The November sun was failing when a weather beaten sedan pulled up beside me on an empty stretch of road in rural Louisiana. Three rough-looking, leather clad teenagers motioned me into the back seat, their faces twisted into predatory leers.
A hitchhiker lives by three immutable laws. One: never get into a car with more than two men. As long as one is driving, you have even odds against the other. Two: never hitch at night. If you're in trouble by day, you can always try to attract the attention of other motorists. In the dark, you're invisible. Three: always have a plan for finding a place to sleep.
Hoping to reach the home of a friend in Baton Rouge before nightfall, I had waved away the warnings that my previous driver had in letting me off, literally, in the middle of nowhere. Now, after having disregarded rule number three, I contemplated the wisdom of simultaneously violating rules one and two. But I didn’t contemplate for long. I climbed hastily into the car before sound judgment had a chance to assert itself.
Back in the 1960s, hitchhiking was the preferred form of travel among hippies and beatniks, with throngs of ne’er-do-wells lining onramps across America’s highways awaiting the next Volkswagen bus that would stop for all that could fit to pile inside. In the 1970s, hitchhiking was still common, although not as popular; by then the counterculture movement was in sharp decline, largely swept away by the tide of reality.
But this was 1984, and hitchhikers were a rare sight indeed. On one occasion, a polished black Celica GT cut across three lanes of traffic, honking wildly, driven by a well-tailored young professional who ordered me into the passenger seat and started berating me for doing something as foolhardy as hitchhiking. Another driver picked me up off Galveston Island and calmly informed me that more murders per capita were committed along that stretch of Texas highway than anywhere in the country.
More on that episode later.
The Road Less Taken
On another occasion, I woke up on a sun-drenched February morning in a Mississippi campground, determined to make my way to Brunswick, Georgia. There, fellow travelers had told me, I would find a youth hostel unlike any other, set amidst 20 wooded acres in a futuristic geodesic dome. It began as one of those magical days that hitchhikers live for, when ride begets ride as effortlessly as if some celestial travel agent had arranged a divinely guided itinerary. Four hundred and fifty miles of highway rolled away beneath my feet, until my luck ran out at dusk in Waycross, Georgia, a mere 60 miles from my destination.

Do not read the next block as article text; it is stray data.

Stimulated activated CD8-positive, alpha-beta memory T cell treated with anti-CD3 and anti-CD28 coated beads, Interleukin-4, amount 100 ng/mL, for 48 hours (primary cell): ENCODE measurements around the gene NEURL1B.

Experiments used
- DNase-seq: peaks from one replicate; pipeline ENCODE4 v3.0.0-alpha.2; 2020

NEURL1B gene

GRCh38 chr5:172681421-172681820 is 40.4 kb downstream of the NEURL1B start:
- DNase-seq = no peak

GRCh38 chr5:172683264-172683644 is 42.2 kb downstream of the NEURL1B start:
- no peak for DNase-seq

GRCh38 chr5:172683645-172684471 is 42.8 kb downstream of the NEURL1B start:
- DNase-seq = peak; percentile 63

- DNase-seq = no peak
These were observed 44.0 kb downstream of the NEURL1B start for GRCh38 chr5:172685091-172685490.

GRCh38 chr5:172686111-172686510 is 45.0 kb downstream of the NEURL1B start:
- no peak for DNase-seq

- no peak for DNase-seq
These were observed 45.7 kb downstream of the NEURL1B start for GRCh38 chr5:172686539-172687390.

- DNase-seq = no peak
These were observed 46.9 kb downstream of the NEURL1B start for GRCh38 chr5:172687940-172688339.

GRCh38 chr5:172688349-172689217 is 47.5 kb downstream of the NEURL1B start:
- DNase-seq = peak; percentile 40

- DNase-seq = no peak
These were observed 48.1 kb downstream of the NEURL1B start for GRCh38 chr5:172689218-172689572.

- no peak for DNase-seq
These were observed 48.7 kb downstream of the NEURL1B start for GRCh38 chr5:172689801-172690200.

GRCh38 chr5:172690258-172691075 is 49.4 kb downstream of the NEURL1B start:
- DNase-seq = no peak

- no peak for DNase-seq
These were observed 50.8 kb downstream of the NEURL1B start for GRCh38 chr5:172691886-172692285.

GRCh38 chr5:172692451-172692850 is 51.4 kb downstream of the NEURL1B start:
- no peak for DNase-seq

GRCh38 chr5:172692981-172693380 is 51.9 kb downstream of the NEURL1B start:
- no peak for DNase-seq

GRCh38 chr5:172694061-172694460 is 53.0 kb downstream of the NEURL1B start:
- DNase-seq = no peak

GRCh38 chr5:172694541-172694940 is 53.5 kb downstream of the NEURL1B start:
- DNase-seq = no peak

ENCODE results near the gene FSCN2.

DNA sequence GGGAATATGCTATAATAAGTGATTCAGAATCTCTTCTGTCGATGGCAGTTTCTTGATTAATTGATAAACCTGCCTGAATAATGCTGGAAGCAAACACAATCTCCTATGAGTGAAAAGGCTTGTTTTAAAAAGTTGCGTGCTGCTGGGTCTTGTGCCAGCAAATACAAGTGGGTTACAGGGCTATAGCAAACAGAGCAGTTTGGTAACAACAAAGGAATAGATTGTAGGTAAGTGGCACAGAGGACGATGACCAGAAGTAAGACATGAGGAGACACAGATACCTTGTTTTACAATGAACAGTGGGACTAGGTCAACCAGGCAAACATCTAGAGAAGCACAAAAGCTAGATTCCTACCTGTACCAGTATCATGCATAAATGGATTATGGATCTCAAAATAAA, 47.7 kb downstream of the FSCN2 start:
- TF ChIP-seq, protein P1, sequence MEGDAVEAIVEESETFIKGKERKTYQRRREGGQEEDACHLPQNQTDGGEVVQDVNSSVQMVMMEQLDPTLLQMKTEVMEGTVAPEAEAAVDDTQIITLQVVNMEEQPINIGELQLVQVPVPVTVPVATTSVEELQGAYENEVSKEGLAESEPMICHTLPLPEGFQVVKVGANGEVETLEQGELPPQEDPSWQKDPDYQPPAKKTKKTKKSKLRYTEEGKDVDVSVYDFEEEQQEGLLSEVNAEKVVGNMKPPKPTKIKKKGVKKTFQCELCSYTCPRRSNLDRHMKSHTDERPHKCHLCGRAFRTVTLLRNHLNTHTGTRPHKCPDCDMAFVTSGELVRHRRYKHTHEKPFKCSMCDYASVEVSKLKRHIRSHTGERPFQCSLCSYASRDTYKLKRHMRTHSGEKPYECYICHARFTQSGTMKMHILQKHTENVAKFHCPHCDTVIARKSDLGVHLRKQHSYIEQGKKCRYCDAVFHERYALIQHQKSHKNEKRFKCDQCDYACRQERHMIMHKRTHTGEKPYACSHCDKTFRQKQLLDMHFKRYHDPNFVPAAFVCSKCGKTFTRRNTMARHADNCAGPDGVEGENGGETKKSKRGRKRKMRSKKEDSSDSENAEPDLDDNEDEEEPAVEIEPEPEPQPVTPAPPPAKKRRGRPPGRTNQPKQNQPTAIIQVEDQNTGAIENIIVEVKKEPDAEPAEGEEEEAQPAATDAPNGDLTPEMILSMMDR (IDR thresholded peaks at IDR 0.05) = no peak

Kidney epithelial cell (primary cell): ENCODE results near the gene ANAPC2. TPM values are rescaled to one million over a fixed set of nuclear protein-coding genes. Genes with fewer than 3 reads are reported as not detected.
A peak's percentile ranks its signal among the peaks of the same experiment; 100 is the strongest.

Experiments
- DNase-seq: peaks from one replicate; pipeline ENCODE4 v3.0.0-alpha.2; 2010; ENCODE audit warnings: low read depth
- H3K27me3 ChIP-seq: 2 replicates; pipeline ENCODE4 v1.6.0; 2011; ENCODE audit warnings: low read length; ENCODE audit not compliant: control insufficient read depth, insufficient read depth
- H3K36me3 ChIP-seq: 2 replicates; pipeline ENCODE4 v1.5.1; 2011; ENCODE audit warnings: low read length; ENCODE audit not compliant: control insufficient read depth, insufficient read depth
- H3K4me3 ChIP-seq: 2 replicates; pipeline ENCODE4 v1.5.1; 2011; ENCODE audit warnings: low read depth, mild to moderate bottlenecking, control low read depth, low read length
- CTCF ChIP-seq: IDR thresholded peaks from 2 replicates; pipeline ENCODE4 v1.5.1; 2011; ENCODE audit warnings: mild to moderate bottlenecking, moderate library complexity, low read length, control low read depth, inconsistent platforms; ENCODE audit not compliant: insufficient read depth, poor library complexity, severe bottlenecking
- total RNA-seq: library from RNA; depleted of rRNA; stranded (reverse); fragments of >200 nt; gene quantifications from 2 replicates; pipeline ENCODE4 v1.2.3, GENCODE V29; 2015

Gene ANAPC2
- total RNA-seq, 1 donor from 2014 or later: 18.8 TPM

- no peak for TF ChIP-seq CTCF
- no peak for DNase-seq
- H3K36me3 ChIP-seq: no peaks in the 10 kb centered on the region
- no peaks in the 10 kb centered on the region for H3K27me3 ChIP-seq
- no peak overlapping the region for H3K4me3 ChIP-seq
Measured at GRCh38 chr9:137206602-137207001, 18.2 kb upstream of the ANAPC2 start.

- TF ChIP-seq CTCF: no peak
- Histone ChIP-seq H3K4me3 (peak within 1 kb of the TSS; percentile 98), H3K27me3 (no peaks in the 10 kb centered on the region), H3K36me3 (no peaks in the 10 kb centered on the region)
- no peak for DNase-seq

I headed east out of Waycross on foot, my outstretched arm and thumb casting a long shadow before me. One pickup truck after another cruised by, each with plenty of room in the back, where I would have happily accepted passage from any driver not wanting to share his cab. But not one of them even slowed down. The sky turned from slate blue to charcoal gray to inky black, and still I walked along, my thumb pointing impotently forward.
Sprawling ranch houses lined the highway, each a hundred feet back from the road, their front yards thick with pine needles and sheltered on all sides. With dimming hopes of finding either a ride or a motel, I began toying with the idea of rolling out my sleeping bag on one of those ample properties and slipping away at first light, leaving the owners none the wiser. This time, however, it was the more prudent voice that prevailed, warning me against giving trespass in the Deep South and urging me to keep walking onward.